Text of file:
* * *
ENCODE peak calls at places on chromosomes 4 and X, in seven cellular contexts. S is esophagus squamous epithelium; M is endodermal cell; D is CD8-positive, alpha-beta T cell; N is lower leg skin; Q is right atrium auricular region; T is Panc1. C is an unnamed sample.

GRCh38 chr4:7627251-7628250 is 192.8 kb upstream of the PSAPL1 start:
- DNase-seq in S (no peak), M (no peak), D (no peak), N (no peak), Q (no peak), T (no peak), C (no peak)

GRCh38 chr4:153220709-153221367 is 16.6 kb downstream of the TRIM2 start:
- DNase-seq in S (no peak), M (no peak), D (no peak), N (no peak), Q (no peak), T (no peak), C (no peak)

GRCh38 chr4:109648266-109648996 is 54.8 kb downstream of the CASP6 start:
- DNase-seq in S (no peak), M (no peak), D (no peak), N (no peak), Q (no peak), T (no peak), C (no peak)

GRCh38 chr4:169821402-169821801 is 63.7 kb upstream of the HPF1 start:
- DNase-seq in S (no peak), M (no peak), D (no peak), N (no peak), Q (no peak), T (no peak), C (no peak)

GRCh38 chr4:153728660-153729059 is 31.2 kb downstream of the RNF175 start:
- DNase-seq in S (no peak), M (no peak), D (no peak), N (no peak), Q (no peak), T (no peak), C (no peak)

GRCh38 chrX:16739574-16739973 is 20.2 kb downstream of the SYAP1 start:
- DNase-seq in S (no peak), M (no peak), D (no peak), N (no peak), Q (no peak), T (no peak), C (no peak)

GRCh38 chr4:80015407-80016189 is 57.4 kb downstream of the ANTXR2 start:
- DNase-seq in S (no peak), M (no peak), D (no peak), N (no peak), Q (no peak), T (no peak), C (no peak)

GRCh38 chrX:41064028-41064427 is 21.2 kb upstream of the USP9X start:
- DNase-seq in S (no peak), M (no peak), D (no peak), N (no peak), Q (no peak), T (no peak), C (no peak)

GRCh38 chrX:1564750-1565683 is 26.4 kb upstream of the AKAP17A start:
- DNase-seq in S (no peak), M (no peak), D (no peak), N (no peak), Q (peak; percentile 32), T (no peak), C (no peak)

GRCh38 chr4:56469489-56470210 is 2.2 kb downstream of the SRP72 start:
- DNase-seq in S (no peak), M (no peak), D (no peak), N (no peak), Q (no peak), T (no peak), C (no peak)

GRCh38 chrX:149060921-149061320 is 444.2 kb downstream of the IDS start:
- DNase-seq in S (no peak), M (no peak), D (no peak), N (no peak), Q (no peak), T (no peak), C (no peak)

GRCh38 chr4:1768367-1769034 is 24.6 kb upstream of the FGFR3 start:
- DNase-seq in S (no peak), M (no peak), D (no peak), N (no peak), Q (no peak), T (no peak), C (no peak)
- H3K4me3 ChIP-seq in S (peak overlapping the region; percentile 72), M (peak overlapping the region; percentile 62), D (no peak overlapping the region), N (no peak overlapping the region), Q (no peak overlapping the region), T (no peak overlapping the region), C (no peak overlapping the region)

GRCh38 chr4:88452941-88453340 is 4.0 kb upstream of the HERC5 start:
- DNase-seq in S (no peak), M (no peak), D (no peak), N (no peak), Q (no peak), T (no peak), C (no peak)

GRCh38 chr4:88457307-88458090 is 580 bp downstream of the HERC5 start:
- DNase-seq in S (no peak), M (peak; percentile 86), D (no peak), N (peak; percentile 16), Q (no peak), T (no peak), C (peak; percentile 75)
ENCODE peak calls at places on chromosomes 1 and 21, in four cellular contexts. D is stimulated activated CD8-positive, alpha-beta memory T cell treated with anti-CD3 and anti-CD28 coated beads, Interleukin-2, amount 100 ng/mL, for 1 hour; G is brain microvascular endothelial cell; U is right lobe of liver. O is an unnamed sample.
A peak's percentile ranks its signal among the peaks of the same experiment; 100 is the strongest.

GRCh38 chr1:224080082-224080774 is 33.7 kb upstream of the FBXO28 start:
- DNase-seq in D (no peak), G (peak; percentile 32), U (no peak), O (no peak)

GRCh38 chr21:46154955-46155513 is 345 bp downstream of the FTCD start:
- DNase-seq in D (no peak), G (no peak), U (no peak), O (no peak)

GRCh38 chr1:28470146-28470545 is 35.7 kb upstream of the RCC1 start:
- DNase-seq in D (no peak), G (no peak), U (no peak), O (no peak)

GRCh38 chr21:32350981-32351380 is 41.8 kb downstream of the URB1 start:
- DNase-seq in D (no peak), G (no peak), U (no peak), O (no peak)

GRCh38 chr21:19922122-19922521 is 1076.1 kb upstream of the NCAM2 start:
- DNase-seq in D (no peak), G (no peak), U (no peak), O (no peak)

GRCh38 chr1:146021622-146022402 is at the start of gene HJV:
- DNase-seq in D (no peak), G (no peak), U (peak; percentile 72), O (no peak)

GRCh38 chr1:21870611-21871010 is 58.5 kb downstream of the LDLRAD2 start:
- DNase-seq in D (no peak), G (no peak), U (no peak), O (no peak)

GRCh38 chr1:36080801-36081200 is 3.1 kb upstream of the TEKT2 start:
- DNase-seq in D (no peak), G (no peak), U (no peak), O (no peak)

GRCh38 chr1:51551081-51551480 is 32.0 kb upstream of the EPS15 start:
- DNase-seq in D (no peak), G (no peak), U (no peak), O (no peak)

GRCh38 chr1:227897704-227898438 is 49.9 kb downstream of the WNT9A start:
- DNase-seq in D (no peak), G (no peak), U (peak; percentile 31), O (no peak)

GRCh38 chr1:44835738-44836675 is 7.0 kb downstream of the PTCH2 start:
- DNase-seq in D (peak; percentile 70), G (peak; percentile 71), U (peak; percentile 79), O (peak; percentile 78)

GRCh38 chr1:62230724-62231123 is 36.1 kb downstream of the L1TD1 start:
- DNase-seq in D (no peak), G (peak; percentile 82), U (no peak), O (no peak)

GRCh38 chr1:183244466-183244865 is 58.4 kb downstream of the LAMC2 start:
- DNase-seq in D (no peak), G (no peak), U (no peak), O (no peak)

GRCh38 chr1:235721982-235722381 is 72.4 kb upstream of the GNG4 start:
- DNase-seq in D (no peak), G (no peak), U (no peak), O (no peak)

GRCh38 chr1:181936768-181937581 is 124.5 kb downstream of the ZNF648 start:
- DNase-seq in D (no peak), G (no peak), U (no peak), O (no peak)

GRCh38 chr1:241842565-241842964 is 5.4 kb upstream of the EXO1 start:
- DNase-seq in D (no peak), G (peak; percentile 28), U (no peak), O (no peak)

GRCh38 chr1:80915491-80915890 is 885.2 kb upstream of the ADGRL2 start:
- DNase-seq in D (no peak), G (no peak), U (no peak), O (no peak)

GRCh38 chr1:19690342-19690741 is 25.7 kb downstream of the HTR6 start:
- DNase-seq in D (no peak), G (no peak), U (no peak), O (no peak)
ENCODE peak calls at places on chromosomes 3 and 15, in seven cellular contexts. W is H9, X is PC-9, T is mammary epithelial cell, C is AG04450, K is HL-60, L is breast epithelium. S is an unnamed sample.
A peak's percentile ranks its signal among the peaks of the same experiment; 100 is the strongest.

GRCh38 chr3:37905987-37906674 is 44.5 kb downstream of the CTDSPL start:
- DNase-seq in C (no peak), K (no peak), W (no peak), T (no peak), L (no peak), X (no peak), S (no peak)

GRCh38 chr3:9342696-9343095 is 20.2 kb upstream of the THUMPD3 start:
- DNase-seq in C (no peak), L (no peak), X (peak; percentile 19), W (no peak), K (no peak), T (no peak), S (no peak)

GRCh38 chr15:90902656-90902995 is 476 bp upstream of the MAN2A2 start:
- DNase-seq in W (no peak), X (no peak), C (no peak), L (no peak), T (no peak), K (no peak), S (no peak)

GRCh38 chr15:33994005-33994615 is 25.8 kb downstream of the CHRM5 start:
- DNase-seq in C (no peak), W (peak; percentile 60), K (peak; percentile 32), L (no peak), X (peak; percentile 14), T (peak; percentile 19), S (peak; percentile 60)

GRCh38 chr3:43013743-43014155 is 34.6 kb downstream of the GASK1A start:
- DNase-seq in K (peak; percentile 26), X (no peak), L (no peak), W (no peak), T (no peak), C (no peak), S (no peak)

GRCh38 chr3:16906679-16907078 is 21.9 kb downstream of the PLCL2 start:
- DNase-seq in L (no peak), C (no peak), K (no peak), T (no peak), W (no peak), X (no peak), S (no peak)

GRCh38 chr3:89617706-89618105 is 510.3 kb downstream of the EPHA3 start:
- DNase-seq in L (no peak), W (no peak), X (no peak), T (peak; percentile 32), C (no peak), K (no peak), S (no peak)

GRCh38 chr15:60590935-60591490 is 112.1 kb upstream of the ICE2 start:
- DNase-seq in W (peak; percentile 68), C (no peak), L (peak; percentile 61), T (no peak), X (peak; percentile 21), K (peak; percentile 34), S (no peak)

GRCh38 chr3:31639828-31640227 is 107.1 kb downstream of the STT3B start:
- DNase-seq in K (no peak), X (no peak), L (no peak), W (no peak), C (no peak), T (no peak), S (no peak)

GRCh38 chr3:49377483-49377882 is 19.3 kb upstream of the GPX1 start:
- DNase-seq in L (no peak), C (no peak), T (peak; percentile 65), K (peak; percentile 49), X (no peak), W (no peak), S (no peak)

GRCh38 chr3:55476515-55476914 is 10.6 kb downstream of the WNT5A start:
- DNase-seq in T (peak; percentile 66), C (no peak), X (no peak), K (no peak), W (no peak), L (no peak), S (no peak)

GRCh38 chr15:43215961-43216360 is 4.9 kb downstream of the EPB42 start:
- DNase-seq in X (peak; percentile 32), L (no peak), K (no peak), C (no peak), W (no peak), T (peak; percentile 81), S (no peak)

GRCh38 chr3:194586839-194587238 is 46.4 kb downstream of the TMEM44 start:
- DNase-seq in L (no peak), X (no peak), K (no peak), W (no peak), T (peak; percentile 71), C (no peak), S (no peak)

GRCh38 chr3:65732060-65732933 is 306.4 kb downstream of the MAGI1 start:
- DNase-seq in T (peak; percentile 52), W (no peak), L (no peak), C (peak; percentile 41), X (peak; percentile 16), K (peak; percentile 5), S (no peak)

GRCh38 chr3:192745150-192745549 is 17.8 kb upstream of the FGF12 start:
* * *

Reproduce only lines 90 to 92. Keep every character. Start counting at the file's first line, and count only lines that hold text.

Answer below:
- DNase-seq in L (no peak), C (no peak), T (peak; percentile 65), K (peak; percentile 49), X (no peak), W (no peak), S (no peak)

GRCh38 chr3:55476515-55476914 is 10.6 kb downstream of the WNT5A start:
- DNase-seq in T (peak; percentile 66), C (no peak), X (no peak), K (no peak), W (no peak), L (no peak), S (no peak)